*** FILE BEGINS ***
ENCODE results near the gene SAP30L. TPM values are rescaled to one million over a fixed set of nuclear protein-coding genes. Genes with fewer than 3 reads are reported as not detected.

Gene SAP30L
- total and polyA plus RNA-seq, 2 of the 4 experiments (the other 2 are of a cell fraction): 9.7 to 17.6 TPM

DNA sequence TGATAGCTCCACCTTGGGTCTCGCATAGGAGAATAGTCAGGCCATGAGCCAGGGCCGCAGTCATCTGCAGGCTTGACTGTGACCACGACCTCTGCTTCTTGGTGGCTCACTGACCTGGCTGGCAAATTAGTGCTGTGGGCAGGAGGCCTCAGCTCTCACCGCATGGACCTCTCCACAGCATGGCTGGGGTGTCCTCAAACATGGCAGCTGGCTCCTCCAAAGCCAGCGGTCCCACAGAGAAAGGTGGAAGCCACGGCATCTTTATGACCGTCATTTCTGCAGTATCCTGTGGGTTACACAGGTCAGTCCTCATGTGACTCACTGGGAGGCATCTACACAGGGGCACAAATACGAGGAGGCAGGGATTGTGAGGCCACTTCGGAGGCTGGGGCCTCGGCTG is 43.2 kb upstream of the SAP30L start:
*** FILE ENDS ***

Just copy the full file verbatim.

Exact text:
ENCODE results near the gene SAP30L. TPM values are rescaled to one million over a fixed set of nuclear protein-coding genes. Genes with fewer than 3 reads are reported as not detected.

Gene SAP30L
- total and polyA plus RNA-seq, 2 of the 4 experiments (the other 2 are of a cell fraction): 9.7 to 17.6 TPM

DNA sequence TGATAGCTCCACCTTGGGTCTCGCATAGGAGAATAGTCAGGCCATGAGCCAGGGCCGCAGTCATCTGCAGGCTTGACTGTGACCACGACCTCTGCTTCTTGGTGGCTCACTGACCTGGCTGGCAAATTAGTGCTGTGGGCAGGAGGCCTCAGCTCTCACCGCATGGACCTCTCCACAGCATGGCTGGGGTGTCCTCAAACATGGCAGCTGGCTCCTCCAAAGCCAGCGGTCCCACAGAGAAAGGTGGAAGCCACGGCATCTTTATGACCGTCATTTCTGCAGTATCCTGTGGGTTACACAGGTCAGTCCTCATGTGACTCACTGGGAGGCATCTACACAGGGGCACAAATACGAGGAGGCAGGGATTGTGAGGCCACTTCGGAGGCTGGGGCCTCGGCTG is 43.2 kb upstream of the SAP30L start: